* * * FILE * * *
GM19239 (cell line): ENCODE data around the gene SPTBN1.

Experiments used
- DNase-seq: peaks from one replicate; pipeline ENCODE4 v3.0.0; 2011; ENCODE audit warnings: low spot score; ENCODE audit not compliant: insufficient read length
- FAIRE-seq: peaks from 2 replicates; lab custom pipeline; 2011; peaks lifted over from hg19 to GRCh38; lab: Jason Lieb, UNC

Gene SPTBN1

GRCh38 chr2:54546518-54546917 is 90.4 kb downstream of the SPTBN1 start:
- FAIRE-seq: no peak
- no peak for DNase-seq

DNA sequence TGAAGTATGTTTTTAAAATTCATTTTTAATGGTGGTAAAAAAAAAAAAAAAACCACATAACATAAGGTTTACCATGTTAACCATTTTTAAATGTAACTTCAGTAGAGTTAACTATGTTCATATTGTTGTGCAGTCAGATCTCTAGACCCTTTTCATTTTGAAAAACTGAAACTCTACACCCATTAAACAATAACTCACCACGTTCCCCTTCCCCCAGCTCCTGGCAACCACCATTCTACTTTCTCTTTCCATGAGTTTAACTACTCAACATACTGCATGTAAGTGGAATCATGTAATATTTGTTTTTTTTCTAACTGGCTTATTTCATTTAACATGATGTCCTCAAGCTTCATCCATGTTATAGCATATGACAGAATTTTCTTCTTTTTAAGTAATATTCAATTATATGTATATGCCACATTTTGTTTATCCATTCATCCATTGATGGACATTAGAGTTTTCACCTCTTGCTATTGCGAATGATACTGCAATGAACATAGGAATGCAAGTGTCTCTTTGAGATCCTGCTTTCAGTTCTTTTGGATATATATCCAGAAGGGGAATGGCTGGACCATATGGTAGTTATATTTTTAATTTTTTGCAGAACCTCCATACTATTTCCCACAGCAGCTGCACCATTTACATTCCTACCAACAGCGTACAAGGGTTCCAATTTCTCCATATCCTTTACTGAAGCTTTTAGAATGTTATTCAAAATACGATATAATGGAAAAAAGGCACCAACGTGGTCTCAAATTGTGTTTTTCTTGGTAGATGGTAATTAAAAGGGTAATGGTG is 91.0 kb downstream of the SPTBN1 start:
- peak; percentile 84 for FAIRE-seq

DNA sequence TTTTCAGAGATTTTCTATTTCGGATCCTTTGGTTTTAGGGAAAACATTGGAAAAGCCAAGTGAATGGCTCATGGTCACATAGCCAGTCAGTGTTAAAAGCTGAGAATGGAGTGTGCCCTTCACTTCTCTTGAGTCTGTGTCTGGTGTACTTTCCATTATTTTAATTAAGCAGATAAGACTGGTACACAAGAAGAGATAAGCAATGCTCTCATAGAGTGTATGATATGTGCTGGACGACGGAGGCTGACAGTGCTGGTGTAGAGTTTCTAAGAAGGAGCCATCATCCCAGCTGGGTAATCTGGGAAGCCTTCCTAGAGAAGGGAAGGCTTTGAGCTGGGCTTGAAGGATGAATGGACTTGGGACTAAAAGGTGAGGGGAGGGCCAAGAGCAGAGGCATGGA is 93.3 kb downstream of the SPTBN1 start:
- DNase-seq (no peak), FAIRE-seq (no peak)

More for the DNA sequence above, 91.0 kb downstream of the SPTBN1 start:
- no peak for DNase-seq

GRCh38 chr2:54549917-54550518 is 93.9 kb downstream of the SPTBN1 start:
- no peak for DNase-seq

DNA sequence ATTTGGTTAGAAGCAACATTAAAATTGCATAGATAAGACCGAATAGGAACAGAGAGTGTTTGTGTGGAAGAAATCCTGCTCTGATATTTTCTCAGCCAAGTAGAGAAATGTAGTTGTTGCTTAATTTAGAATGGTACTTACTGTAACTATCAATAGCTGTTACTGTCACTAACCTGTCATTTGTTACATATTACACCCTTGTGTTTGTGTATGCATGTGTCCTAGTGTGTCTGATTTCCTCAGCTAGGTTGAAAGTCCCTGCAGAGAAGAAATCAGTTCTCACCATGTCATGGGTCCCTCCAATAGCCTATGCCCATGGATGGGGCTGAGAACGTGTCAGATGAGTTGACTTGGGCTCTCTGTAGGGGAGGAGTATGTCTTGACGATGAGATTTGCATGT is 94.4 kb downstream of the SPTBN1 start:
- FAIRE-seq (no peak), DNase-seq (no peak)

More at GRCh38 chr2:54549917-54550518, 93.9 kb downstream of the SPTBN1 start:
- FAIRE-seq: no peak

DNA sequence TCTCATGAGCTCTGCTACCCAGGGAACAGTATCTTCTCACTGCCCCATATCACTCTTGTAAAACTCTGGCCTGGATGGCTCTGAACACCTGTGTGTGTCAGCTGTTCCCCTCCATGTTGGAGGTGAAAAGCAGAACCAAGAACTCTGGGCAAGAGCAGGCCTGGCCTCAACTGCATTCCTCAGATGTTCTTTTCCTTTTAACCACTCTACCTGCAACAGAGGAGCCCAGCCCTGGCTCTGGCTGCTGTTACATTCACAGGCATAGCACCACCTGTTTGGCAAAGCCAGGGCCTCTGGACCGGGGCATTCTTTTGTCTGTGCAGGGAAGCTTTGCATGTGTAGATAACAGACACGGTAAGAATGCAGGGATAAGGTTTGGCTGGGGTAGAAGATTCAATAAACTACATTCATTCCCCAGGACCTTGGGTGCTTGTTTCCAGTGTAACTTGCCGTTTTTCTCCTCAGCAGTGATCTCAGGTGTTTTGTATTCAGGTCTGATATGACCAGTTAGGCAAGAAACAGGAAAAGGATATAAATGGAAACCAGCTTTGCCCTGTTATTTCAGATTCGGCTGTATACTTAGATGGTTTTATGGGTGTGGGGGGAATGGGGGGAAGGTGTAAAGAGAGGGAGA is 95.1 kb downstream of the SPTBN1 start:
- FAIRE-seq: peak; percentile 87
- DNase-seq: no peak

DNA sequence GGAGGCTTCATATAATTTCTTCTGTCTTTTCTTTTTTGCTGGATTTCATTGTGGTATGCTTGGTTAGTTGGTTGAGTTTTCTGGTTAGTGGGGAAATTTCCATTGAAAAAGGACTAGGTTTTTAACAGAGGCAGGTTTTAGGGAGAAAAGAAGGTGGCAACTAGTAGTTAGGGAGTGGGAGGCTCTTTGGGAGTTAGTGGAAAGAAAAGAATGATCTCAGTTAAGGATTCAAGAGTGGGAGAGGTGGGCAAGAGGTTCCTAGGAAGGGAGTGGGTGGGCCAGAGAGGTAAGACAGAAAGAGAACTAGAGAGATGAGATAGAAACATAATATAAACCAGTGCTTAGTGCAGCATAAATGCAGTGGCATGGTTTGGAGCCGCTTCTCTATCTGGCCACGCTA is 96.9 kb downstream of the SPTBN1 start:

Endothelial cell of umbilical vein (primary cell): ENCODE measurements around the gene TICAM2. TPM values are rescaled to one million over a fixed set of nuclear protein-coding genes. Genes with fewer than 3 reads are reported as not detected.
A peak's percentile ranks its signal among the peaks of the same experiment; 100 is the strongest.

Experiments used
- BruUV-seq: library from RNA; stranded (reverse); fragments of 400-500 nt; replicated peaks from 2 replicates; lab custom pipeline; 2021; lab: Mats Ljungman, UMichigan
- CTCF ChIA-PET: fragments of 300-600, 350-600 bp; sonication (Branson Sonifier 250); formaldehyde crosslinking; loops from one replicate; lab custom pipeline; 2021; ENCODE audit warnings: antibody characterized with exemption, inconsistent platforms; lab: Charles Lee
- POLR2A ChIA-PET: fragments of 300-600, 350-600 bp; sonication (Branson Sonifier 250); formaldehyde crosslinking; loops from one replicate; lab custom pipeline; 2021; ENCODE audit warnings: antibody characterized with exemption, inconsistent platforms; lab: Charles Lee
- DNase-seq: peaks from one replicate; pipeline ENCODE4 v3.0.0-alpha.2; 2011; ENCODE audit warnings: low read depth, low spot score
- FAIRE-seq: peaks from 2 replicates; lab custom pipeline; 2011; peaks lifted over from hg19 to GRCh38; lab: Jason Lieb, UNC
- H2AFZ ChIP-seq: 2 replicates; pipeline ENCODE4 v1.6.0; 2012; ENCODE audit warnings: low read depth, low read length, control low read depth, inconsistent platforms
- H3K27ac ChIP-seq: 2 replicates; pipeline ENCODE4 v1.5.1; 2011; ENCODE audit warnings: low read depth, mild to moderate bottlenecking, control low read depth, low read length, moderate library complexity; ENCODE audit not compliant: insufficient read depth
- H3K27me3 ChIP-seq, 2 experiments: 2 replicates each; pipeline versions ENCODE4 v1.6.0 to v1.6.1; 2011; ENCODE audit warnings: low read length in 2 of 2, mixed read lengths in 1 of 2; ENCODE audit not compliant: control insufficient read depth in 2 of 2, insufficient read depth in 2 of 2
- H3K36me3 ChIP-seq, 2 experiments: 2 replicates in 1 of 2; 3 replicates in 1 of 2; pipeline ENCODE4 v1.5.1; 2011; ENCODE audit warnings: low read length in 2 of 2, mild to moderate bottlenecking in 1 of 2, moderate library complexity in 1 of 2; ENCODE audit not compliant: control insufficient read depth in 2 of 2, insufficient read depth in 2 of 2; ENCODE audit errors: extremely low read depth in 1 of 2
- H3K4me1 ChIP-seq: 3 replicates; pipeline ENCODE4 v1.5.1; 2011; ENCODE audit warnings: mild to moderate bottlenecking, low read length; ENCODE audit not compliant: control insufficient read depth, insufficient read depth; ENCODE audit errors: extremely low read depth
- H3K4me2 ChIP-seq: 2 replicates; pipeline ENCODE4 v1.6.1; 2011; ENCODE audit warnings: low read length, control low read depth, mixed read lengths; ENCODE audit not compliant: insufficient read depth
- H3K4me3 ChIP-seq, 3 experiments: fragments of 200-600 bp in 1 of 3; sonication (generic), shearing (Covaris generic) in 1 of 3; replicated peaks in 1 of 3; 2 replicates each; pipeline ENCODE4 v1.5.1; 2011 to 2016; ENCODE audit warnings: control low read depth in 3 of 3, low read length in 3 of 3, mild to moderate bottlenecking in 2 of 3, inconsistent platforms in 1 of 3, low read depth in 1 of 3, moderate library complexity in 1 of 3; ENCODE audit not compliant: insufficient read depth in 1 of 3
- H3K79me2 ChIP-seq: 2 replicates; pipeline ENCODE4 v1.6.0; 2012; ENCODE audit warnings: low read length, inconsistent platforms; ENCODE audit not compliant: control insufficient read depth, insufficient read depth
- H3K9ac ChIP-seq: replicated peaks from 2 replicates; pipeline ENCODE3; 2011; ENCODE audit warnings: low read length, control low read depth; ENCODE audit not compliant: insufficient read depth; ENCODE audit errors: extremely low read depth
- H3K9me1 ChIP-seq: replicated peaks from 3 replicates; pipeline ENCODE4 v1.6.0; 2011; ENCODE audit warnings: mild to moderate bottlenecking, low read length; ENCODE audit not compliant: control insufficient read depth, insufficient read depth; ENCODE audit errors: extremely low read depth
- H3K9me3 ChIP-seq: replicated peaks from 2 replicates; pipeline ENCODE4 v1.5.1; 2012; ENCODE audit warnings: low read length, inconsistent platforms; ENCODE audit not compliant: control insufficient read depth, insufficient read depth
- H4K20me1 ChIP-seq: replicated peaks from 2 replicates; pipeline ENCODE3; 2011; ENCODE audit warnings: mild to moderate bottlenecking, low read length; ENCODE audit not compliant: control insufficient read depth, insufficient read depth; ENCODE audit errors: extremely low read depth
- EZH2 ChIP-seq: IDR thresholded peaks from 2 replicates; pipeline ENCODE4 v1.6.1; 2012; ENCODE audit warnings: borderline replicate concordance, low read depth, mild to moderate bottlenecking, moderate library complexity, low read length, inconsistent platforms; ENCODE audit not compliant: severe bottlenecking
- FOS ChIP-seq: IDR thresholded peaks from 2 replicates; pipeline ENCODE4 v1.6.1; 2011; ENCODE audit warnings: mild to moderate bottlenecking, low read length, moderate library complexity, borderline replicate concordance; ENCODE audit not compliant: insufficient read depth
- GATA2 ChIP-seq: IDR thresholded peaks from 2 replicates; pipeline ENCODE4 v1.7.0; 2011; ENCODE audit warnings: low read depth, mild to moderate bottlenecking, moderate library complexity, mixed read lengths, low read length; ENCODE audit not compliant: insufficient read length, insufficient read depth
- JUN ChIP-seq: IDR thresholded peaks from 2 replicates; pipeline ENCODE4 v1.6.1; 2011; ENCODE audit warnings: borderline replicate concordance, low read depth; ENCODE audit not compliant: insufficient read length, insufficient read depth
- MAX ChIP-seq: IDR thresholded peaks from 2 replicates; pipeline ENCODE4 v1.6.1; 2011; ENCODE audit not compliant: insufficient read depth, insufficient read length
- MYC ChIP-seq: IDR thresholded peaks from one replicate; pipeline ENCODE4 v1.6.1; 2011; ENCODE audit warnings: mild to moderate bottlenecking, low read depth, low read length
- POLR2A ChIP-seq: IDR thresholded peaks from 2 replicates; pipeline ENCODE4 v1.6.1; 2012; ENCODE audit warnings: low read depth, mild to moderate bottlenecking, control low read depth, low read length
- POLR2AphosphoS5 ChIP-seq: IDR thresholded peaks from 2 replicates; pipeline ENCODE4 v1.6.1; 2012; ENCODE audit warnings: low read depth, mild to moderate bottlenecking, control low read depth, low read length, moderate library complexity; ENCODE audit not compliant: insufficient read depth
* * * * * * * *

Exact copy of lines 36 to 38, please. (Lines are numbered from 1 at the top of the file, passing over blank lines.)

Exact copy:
- H3K36me3 ChIP-seq, 2 experiments: 2 replicates in 1 of 2; 3 replicates in 1 of 2; pipeline ENCODE4 v1.5.1; 2011; ENCODE audit warnings: low read length in 2 of 2, mild to moderate bottlenecking in 1 of 2, moderate library complexity in 1 of 2; ENCODE audit not compliant: control insufficient read depth in 2 of 2, insufficient read depth in 2 of 2; ENCODE audit errors: extremely low read depth in 1 of 2
- H3K4me1 ChIP-seq: 3 replicates; pipeline ENCODE4 v1.5.1; 2011; ENCODE audit warnings: mild to moderate bottlenecking, low read length; ENCODE audit not compliant: control insufficient read depth, insufficient read depth; ENCODE audit errors: extremely low read depth
- H3K4me2 ChIP-seq: 2 replicates; pipeline ENCODE4 v1.6.1; 2011; ENCODE audit warnings: low read length, control low read depth, mixed read lengths; ENCODE audit not compliant: insufficient read depth